WINDHAM — Year by year, fifth-graders are turning plain Center School walls into works of art.
Their tile murals, created with the help of New Hampshire artist Rob Rossel, are a lasting gift to their school, commemorating Windham treasures and symbols.
This week, they are working on a mural of the Windham jaguar, mascot of the high school teams, which will hang in the gym.
“It’s your mural,” Rossel told some of the fifth-graders as they got down to work yesterday. “It stays with the school.”
This is the fourth year Rossel has visited the school as an artist-in-residence to craft a tile mural.
Prior efforts produced murals of Searles Castle and Windham’s London Bridge, as well as a white ash tree that stood for a century and a half on school grounds before disease caused its removal about 15 years ago.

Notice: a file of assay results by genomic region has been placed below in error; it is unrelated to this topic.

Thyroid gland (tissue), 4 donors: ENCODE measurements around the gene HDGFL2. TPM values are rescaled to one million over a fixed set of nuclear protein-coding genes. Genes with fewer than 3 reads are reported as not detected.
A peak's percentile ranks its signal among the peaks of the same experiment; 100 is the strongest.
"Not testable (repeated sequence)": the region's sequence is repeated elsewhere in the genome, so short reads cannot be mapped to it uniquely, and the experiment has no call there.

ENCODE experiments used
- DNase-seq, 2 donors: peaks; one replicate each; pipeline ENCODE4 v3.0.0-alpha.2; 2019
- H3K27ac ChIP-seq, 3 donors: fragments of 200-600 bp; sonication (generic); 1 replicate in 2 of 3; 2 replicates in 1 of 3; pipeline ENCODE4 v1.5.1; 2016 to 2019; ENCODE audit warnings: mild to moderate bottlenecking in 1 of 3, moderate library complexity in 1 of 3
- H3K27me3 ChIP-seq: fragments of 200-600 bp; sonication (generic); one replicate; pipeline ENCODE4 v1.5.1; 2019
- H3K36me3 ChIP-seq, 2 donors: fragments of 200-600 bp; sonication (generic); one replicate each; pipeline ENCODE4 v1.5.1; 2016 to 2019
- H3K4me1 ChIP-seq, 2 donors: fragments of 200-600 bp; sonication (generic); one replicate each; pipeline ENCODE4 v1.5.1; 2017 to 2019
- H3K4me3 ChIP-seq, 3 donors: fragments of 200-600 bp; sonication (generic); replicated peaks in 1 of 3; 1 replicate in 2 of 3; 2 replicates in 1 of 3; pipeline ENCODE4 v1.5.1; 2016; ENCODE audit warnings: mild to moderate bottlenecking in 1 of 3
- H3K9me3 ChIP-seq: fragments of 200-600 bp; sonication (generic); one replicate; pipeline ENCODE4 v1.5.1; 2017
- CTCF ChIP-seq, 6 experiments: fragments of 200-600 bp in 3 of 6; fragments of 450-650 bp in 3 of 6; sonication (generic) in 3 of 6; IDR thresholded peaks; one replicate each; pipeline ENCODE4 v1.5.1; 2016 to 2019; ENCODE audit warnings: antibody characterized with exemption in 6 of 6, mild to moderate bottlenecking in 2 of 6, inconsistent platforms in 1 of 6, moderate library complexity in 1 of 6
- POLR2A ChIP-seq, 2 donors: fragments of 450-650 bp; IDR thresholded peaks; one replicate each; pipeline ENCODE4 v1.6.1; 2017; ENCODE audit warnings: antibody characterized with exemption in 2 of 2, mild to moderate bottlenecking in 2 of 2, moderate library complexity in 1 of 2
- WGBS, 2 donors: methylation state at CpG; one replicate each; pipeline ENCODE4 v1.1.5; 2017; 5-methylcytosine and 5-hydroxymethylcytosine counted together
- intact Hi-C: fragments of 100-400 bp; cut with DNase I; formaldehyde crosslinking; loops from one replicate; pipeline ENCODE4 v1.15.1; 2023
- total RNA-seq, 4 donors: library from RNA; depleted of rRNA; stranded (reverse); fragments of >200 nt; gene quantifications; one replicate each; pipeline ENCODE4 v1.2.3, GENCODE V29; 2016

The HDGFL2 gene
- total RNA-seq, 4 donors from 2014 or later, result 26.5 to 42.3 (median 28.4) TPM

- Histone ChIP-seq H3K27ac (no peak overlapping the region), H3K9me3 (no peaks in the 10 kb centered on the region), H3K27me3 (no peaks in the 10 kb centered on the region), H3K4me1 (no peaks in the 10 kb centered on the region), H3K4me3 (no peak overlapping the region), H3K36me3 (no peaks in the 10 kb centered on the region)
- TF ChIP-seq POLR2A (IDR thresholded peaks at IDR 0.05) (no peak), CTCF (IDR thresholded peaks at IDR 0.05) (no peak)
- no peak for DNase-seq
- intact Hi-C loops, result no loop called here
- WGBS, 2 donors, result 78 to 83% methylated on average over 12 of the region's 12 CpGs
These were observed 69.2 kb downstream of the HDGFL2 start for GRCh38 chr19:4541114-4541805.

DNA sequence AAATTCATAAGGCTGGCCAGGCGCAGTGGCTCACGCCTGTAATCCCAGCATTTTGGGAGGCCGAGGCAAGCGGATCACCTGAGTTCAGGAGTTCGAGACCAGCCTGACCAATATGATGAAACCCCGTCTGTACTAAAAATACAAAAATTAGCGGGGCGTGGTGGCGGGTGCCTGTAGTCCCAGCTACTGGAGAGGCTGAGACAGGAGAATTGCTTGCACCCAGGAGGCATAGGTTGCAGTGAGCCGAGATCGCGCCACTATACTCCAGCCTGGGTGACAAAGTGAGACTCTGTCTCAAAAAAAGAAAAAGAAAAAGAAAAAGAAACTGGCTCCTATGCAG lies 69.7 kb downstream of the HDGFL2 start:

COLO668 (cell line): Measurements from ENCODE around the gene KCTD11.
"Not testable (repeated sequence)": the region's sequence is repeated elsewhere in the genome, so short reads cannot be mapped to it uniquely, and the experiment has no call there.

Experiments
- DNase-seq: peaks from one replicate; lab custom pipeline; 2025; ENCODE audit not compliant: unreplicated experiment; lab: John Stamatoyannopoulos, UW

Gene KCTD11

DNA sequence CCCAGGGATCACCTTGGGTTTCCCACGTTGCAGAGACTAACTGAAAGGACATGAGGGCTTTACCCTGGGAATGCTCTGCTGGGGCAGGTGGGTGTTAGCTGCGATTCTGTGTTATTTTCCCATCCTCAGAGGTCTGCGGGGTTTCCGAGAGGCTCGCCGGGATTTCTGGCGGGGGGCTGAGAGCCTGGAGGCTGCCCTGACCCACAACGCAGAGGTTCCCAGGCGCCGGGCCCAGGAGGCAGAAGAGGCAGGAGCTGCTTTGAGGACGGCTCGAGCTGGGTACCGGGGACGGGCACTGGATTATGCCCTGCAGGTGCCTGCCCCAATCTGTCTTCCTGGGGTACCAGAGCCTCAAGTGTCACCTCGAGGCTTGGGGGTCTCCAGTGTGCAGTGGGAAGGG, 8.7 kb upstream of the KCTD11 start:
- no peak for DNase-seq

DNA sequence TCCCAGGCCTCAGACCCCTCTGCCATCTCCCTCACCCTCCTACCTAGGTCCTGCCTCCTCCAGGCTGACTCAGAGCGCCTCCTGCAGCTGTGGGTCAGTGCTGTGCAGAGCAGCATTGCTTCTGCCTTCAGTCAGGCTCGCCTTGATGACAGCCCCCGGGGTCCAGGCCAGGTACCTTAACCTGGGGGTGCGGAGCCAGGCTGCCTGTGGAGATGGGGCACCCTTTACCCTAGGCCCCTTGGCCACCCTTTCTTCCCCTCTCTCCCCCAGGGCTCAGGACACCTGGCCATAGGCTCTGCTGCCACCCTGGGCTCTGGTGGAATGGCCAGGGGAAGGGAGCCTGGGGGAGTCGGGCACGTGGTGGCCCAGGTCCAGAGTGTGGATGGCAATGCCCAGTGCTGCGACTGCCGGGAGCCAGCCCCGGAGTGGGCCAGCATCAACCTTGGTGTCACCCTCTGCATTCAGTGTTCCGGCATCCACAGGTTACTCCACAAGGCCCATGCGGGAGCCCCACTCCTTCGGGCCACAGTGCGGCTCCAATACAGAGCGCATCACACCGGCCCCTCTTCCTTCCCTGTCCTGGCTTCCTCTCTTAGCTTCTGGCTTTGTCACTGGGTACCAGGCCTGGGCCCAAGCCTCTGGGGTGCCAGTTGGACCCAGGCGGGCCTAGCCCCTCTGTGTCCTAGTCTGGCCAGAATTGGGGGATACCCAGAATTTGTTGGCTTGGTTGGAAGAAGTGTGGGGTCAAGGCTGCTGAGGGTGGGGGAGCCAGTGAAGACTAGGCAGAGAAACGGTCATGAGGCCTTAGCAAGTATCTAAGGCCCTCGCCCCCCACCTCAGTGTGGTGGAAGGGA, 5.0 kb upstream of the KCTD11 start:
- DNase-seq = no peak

Those murals adorn school hallways.
About 230 students in nine fifth-grade classes rotate through the program over three days.
Art teacher Lynn Middleton said they will spend about 45 minutes creating a tile.
Nearly 1,000 students in all have participated in the murals over four years.
Brothers and sisters are now following in their siblings’ footsteps. Kids who worked on the first mural, the tree, are now in eighth grade at Windham Middle School.
This year’s fifth-graders were in the second grade down the street at Golden Brook School when the school put up the first mural.
“They know this is a fifth-grade experience and something to leave for posterity,” principal Kathryn Bates said. “This is a mark they can leave forever.”
Former students return and check out their work.
“They do come back to visit and we see them looking at their mural,” Bates said.
They aren’t the only ones who delight in the murals.